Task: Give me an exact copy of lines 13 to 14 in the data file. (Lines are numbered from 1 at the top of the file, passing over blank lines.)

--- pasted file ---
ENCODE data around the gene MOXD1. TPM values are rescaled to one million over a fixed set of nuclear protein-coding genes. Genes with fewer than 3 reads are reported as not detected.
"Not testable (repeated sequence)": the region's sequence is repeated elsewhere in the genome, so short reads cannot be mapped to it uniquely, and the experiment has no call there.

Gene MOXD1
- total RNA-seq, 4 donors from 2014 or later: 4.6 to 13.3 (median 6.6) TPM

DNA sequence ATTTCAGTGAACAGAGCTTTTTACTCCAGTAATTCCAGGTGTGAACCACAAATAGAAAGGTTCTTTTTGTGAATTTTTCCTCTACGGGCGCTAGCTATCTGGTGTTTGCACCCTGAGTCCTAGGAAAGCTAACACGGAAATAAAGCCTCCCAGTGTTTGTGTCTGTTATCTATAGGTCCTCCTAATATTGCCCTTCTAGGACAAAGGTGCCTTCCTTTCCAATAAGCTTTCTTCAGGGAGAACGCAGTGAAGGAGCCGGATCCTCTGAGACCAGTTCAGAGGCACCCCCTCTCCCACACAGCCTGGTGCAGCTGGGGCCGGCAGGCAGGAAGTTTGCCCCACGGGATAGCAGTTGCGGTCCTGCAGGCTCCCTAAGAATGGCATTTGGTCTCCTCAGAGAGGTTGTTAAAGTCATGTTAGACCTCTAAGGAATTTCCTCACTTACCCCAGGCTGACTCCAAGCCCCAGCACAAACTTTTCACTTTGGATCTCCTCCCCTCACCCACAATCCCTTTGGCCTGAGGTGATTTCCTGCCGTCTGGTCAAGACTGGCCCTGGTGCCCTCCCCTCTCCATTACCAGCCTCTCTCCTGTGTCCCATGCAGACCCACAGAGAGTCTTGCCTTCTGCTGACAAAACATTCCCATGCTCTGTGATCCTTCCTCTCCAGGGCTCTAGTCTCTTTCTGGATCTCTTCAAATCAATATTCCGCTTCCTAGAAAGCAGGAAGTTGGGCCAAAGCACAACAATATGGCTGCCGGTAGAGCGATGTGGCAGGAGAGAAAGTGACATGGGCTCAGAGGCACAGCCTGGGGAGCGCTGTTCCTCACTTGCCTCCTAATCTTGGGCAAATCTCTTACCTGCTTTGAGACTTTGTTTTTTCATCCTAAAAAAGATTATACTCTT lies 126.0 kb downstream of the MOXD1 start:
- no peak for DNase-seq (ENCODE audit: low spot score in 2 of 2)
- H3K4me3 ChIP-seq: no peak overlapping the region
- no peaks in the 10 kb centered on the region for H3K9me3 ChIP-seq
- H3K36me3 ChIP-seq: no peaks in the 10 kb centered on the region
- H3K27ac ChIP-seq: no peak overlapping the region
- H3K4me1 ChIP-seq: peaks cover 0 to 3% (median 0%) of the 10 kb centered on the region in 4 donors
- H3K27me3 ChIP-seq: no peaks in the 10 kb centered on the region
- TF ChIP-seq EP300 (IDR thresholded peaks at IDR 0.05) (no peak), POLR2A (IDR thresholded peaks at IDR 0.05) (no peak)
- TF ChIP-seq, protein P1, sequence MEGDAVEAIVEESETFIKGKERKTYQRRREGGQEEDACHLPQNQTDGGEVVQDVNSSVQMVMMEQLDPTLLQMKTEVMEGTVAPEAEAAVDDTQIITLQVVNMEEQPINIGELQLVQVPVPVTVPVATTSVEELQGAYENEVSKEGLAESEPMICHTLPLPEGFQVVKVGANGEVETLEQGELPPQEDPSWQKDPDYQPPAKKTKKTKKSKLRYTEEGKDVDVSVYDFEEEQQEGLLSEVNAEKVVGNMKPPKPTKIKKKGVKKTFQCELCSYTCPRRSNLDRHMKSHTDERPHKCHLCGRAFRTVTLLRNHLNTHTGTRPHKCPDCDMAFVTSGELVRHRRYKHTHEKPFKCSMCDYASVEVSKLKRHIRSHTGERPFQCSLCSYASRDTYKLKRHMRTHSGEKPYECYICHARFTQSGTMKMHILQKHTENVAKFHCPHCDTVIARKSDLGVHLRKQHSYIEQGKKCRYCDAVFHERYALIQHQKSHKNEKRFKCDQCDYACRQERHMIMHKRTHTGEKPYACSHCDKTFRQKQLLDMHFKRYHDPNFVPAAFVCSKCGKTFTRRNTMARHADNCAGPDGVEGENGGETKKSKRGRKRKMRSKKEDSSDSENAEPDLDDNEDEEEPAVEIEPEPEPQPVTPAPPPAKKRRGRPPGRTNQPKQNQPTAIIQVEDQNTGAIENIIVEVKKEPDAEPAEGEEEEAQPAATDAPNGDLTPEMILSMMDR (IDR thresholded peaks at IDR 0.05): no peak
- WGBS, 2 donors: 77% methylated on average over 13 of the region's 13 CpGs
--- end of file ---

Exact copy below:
- TF ChIP-seq EP300 (IDR thresholded peaks at IDR 0.05) (no peak), POLR2A (IDR thresholded peaks at IDR 0.05) (no peak)
- TF ChIP-seq, protein P1, sequence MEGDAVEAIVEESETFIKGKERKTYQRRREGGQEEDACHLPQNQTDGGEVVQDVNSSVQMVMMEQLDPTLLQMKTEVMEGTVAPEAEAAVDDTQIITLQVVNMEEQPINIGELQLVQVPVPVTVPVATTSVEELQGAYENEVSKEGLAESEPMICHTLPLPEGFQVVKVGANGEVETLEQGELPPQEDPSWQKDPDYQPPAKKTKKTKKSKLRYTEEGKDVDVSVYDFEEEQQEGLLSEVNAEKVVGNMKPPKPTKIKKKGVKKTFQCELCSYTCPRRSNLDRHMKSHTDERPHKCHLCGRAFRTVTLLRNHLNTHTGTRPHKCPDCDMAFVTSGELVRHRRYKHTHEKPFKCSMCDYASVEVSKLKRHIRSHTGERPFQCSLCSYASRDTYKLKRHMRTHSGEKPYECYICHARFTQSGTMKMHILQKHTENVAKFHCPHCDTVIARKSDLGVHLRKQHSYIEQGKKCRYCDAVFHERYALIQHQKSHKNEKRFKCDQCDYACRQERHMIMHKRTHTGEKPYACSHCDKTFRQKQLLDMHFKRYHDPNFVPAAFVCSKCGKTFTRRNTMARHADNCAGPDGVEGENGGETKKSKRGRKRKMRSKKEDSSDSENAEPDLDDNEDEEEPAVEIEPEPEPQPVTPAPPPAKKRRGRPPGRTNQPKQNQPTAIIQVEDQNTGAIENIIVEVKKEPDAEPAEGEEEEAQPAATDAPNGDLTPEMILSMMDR (IDR thresholded peaks at IDR 0.05): no peak